Everyone knows today that genetic information is stored in a living cell in the form of a double helix of deoxyribonucleic acid (DNA). DNA is made up of "building blocks" called nucleotides. Without going into detail, suffice it to say that there are four types of DNA nucleotides, denoted by the letters A, C, G and T, and that these letters are derived from the chemical name of the specific nitrous base that gives the nucleotide its symbol (adenine, cytosine, guanine, thymine). Since the 1960s, we have known that these four letters are the alphabet of life, in which the genetic code of all living organisms on Earth is written.
All the information that gets passed down from generation to generation about how an organism is built and how it is supposed to function, are strings of these four letters, nucleotides coiled into the famous DNA spiral and - in the case of, for example, human cells - tightly packed in the, so-called, chromosomes inside the cell nucleus.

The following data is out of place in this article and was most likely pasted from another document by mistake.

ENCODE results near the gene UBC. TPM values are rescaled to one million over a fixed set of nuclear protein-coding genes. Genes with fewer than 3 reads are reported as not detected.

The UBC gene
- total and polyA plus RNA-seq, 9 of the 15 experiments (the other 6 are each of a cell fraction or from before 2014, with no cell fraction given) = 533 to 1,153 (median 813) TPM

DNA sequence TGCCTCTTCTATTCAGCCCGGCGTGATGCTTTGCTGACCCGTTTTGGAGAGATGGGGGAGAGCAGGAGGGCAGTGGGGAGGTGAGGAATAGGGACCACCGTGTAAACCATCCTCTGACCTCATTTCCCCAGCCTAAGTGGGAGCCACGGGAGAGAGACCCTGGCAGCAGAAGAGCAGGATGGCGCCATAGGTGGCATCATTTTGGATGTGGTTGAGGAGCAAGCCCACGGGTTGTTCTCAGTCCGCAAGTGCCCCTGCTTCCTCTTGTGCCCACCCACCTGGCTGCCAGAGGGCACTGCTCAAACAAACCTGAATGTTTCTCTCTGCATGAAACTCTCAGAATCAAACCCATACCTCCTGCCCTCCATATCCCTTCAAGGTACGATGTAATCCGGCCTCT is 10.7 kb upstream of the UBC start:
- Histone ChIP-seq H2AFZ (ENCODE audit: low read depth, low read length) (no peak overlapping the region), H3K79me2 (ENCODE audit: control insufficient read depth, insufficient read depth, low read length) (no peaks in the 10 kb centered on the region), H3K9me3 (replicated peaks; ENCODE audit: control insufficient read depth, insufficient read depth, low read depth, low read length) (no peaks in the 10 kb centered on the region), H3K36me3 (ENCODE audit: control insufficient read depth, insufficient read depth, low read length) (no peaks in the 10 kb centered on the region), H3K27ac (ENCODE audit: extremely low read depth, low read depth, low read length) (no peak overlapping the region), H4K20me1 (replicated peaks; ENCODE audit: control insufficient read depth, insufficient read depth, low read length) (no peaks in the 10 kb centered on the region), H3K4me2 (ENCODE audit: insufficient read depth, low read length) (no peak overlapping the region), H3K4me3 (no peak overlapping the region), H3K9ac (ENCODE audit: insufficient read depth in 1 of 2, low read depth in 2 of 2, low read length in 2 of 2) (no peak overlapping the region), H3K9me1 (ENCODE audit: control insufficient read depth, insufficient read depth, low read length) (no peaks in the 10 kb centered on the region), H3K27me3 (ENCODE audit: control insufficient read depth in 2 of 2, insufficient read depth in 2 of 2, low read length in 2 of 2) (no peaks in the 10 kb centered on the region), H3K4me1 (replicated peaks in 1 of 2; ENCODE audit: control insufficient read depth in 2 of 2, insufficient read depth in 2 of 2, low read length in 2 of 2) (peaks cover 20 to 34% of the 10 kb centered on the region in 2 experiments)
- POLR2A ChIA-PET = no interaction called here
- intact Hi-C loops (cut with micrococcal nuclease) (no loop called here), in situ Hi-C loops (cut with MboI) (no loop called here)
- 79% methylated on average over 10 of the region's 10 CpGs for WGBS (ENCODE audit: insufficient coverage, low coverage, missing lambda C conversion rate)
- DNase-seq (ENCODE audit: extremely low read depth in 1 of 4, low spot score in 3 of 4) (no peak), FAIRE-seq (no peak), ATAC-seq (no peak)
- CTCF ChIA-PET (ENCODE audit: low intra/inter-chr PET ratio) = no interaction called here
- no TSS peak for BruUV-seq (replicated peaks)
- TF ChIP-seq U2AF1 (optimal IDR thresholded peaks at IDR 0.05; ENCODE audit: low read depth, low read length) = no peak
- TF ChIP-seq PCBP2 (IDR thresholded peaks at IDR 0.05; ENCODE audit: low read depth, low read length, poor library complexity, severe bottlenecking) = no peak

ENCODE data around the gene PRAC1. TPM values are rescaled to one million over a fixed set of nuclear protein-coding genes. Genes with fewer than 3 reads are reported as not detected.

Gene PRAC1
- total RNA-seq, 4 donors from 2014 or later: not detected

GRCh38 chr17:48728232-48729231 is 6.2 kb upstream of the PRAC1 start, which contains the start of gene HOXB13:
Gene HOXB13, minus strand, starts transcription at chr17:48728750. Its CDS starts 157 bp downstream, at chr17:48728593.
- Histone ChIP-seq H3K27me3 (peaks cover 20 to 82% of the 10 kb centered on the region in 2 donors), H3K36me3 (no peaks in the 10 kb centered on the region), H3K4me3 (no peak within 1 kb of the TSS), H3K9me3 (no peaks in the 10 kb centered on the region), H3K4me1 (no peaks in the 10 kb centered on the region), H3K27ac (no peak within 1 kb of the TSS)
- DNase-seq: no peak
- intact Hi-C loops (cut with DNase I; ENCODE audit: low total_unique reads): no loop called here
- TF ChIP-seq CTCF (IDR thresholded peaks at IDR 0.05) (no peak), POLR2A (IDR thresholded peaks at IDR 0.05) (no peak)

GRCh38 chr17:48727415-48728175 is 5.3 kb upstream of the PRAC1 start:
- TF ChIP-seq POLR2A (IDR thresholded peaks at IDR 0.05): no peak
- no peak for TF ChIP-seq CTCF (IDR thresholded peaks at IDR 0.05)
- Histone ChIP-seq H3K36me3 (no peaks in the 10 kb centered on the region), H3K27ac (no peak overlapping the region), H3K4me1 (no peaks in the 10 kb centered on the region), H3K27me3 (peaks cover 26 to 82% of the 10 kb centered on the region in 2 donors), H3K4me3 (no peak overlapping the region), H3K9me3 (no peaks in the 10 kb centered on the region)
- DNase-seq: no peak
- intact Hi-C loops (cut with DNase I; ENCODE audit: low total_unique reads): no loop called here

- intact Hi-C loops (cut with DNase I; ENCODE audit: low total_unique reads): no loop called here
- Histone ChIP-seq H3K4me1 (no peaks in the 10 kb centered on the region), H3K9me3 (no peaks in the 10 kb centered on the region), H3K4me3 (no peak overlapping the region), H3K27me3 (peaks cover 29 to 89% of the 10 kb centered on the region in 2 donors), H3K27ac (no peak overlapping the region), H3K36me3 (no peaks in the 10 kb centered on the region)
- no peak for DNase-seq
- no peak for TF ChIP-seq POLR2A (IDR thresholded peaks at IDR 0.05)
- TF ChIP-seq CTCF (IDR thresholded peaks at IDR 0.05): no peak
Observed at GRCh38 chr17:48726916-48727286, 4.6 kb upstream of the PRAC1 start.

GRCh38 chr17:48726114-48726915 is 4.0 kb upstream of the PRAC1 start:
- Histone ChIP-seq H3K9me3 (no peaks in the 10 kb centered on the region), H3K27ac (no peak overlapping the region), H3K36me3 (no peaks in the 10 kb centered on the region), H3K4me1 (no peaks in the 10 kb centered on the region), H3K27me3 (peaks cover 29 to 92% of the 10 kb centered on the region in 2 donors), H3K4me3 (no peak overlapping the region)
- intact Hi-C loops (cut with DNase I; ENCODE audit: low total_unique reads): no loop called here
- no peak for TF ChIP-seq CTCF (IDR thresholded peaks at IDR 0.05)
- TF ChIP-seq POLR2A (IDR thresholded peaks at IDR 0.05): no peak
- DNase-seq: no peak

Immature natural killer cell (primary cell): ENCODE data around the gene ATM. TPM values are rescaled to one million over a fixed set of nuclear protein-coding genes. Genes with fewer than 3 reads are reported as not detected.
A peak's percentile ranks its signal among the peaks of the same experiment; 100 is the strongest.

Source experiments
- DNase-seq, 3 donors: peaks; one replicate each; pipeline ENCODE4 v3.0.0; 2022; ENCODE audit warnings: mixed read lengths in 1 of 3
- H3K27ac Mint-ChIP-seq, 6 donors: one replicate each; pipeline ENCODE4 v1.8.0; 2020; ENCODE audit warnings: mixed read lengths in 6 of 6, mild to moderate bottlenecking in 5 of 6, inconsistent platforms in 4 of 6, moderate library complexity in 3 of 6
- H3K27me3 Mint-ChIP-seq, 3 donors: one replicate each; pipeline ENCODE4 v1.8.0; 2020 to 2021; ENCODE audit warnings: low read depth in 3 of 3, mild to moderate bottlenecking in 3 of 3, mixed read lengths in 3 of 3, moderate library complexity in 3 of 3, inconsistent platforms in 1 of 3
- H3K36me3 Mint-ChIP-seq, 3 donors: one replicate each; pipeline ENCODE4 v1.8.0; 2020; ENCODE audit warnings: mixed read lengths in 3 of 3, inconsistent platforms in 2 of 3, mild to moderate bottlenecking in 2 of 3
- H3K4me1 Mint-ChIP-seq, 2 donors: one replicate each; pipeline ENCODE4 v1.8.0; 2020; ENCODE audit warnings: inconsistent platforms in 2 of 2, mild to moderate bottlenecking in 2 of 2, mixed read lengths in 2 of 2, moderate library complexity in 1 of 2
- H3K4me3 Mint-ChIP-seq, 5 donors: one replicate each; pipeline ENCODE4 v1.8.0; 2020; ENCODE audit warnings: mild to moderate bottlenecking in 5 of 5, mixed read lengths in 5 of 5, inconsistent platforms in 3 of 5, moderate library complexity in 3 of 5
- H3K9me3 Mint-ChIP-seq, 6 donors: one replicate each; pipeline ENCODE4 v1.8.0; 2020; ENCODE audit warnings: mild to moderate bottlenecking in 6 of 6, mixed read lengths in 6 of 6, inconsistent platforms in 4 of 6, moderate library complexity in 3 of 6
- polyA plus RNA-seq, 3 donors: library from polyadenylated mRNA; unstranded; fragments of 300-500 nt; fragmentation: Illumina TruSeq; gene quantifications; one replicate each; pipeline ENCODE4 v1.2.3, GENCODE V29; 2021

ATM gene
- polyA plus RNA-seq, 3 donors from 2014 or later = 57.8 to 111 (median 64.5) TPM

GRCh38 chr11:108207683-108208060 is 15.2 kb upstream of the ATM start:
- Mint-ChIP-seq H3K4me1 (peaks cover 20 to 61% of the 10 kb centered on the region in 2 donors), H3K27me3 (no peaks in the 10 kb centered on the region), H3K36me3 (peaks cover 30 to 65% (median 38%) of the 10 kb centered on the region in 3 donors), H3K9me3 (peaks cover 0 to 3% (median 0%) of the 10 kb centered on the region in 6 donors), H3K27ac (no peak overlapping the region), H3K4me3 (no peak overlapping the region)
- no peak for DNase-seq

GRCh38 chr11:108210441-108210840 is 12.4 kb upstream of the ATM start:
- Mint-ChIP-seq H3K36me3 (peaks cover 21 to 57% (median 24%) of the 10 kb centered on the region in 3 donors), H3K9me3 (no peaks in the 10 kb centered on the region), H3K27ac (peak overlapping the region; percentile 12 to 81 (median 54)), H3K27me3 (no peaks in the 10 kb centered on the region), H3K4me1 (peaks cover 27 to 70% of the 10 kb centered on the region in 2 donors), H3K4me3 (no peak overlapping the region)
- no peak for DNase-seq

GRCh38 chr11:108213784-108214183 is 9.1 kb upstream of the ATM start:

Nucleotides in general are of fundamental biological importance, the more so, as they are not only components of our genetic material, but are involved in a number of fundamental processes in the body. First, they store energy. Second, working as the so-called enzyme cofactors, they catalyze the biochemical reactions in the cell. Third, they are used for intra- and intercellular communication. Fourth, they are a factor in the transport of various components needed by cells. But, despite their importance, they are not the basic ingredients of life.
How is genetic material used in practice by the cells of our body?
As it happens, the entire structure, appearance and functioning of ourselves and all other living things on Earth depend on substances called proteins. Proteins perform most of the tasks in a cell necessary for its proper functioning. Active proteins – called enzymes – play important regulatory roles inside the cell, catalyzing (i.e. accelerating, or even enabling) chemical reactions. Proteins are also the basic building blocks of our bodies. Proteins are hormones that inform and coordinate the functioning of many of the body's tissues, too. It will not be an exaggeration to say that we are not only made out of proteins - and of course water! - but that we can function only thanks to them.